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The Alan Gregg Papers

Title:
Letter from Leonard Colebrook to Alan Gregg pdf (163,305 Bytes) transcript of pdf
Letter from Leonard Colebrook to Alan Gregg
Description:
Item is handwritten.
Number of Image Pages:
4 (163,305 Bytes)
Date:
1957-02-17 (February 17, 1957)
Creator:
Colebrook, Leonard
Recipient:
Gregg, Alan
Rights:
Courtesy of Eleanor Gregg.
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Exhibit Category:
Director of Medical Sciences, 1930-1945
Box Number: 10
Folder Number: 5
Unique Identifier:
FSBBFB
Document Type:
Letters (correspondence)
Language:
English
Format:
application/pdf
image/tif
Physical Condition:
Good
Transcript:
Feb 17 57
My dear Gregg
Many thanks for sending me your reprint on the Derailment of Reason in which I found very wise sayings. I am particularly glad I have Fisher's formula and your story of the 1500 flipped pennies. How right you are about the need for 'a course in evidence' for would-be doctors.
I hope you are now sitting in the sun writing on the Writing of medical literature.
You kindly ask me if you may send me Roger Lee's book. Sure you may and I shall be delighted to see it. I did not know he had written one. We wondered why we have not heard from them last Christmas. I must send him my little 'piece' on Fleming and enquire. Say the word if you would like me to send the book back. I now have some time for reading--at last--although even now not as much as I would like, what with gardening and house chores and all the silly bric a brac of daily life
[END PAGE ONE]
[BEGIN PAGE TWO]
I hope you will manage your retirement more wisely and enjoy it a lot.
I hope too that you will find your way over here and come and see us. We can show you a pleasant quiet corner of England (except in the skies--we have too many planes but we get used to them)
Talking of crossing the seas, I have just, very reluctantly, turned down an invitation (via Stuart Mudd) to come over next fall and speak to the American Public Health Assoc about infection in hospitals. I was very tempted--for the pleasure of seeing a few friends--but I decided that it would be foolish for an old man of 74 (and out of touch with medical affairs) to re-tell a story I have already told in print--and which younger men can do better. I have agreed to give one lecture here next summer on "Things not found in text books"--and then I am through.
Except for thinking (and possibly writing something?) about the distressing problem of old age--and the need (as I see it) that we should move towards some measure of 'death control' as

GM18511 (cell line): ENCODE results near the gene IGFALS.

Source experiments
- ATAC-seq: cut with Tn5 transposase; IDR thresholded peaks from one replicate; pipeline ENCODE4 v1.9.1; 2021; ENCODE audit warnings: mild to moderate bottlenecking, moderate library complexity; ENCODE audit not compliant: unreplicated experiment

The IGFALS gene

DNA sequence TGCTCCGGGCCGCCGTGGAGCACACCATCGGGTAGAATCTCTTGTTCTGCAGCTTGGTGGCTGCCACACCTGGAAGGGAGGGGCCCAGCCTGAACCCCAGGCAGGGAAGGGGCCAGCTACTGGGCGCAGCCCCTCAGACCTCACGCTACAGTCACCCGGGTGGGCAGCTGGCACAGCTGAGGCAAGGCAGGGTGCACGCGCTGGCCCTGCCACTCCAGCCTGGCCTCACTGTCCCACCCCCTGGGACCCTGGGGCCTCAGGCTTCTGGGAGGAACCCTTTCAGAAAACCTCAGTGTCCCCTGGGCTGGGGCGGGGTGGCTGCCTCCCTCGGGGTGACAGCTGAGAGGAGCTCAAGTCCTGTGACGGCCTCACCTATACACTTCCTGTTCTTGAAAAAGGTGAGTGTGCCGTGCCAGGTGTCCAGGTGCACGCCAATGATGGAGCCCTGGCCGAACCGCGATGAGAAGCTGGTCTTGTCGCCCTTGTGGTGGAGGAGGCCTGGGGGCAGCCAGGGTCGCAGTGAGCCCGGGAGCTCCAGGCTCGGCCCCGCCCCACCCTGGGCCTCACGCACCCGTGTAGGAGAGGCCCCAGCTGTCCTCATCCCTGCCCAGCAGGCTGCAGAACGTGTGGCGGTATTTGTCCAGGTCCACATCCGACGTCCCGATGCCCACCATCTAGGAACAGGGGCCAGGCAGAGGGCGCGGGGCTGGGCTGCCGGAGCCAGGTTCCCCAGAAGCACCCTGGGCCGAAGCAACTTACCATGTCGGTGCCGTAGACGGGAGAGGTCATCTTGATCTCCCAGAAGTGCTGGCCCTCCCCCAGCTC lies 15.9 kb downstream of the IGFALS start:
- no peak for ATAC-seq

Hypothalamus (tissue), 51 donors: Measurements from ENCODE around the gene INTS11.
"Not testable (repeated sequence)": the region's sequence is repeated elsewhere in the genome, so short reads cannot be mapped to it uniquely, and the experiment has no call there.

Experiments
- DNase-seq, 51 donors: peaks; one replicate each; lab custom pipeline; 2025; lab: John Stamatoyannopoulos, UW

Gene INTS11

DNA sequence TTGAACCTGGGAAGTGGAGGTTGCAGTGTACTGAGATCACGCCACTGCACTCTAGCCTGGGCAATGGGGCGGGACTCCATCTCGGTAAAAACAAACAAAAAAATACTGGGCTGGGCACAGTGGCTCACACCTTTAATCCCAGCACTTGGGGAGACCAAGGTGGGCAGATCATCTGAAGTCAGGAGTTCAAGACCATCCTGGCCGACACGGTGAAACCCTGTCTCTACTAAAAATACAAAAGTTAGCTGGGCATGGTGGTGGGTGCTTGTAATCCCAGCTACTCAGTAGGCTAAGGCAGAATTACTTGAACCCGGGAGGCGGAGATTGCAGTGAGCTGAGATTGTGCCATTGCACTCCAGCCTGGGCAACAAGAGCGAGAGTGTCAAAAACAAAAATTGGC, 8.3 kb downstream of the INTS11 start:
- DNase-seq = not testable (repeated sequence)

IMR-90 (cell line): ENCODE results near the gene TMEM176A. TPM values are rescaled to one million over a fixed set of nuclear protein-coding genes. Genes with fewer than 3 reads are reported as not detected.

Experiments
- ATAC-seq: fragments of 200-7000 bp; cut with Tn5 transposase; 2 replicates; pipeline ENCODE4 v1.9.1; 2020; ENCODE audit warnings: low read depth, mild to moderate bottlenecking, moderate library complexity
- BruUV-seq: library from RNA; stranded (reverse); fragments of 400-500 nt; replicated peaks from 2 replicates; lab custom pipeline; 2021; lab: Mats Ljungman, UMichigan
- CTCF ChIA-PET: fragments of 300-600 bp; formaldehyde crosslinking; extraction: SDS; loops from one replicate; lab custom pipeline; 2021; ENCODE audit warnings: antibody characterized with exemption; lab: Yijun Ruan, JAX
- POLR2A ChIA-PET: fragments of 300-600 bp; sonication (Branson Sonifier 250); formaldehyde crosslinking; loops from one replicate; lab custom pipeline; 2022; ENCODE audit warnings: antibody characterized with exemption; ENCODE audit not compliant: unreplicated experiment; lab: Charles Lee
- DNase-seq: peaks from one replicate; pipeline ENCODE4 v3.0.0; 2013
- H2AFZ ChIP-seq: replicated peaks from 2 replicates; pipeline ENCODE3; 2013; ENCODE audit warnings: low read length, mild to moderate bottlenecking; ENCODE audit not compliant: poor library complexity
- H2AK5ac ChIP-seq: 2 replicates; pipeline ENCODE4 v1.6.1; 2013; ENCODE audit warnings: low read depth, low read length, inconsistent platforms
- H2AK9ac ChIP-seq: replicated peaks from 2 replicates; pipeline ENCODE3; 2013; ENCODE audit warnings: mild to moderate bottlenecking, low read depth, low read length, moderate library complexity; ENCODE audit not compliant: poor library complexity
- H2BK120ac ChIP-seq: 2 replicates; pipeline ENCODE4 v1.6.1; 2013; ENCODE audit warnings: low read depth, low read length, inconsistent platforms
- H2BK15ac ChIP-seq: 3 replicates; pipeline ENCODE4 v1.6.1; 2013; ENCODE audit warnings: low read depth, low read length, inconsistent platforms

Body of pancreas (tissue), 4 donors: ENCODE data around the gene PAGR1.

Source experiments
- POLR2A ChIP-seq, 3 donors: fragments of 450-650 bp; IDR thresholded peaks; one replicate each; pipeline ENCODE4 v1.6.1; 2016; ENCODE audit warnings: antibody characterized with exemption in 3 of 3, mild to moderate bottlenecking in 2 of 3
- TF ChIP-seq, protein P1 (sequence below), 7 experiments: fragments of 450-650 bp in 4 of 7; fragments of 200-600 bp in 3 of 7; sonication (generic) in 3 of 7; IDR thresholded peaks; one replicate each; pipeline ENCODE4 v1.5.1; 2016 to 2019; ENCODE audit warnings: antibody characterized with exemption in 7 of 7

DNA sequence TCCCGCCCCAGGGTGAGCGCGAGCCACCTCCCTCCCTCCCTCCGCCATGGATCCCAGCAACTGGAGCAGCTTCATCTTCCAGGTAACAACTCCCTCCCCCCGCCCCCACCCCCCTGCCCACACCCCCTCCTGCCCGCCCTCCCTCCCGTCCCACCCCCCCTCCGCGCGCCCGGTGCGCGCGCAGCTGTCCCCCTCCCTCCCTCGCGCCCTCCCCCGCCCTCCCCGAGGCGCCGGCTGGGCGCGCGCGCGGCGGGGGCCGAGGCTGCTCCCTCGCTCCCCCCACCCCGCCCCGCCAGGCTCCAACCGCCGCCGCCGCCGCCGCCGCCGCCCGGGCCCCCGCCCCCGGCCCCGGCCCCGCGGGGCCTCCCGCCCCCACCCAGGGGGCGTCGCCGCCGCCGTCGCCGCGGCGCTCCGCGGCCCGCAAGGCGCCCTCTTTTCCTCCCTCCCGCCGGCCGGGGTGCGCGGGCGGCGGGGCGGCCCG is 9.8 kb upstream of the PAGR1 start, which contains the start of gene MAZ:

[END PAGE TWO]
[BEGIN PAGE THREE]
well as of birth control.
Ought we not to plan old age--and establish it as a human right for the aged to have a say in the disposal of their latter ends? Surely the weary business of waiting to die in old people's homes, mental institutions or in private homes (often unwanted) is not the best that can contrived?
But how difficult to write about!
I am one of the lucky ones--so far--in having good health--but Fleming was luckier still in going out like a snuffed candle at 73.
Back to your letter. I was of course very interested to hear that your colleagues did not all share your trust in me way back in 1930. I am not surprised for I had not done any first class work--and of course I realize that if [. . .] Protonsil had not come along in 1935, I should not have been able to repay your trust too well. However, it was enormously fortunate for me
[END PAGE THREE]
[BEGIN PAGE FOUR]
that you and Fletcher did have some confidence in me. I shall never forget that morning at Queen Charlotte's when you (and ? O'Brien) turned me inside out with your shrew questions. I suppose you saw that I had some "fire in my belly" for saving the mothers. I certainly had, but it looked pretty difficult in 1930. Thank you once again.
that you and Fletcher did have some confidence in me. I shall never forget that morning at Queen Charlotte's when you (and ? O'Brien) turned me inside out with your shrew questions. I suppose you saw that I had some "fire in my belly" for saving the mothers. I certainly had, but it looked pretty difficult in 1930. Thank you once again.
I apologize for the long screed in long hand. I have to struggle along without a secretary
With kindest regards
Leonard Colebrook
I wonder what is the origin of Big Sur? London I suppose?
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2008-04-28
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